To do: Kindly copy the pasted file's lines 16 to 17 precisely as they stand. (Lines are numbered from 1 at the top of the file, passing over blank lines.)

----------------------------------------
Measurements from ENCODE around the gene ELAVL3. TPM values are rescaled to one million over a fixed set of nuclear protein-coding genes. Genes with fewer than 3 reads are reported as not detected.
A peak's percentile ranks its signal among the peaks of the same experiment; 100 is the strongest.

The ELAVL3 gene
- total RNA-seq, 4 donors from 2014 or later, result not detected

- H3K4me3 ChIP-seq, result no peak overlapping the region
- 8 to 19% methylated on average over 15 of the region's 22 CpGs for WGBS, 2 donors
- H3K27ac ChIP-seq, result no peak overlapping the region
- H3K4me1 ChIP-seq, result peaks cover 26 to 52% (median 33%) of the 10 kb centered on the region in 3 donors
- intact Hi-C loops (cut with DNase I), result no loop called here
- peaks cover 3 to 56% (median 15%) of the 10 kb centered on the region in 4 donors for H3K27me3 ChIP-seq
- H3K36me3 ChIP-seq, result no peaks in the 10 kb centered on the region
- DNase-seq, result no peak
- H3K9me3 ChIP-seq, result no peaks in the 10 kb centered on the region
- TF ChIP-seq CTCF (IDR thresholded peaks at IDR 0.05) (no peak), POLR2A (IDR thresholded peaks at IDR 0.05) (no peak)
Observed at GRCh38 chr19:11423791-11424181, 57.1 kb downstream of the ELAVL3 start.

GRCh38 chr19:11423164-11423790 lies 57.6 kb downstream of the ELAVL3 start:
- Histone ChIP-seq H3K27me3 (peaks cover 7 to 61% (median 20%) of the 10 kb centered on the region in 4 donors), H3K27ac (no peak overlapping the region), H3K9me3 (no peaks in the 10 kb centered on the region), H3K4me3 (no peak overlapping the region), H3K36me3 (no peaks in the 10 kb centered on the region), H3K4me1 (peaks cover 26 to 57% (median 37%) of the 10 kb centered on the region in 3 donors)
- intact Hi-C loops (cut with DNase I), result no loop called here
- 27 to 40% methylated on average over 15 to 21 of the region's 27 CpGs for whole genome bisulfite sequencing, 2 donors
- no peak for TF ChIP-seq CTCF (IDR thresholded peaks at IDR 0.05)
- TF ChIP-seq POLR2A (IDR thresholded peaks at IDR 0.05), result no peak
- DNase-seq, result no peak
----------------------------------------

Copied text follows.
GRCh38 chr19:11423164-11423790 lies 57.6 kb downstream of the ELAVL3 start:
- Histone ChIP-seq H3K27me3 (peaks cover 7 to 61% (median 20%) of the 10 kb centered on the region in 4 donors), H3K27ac (no peak overlapping the region), H3K9me3 (no peaks in the 10 kb centered on the region), H3K4me3 (no peak overlapping the region), H3K36me3 (no peaks in the 10 kb centered on the region), H3K4me1 (peaks cover 26 to 57% (median 37%) of the 10 kb centered on the region in 3 donors)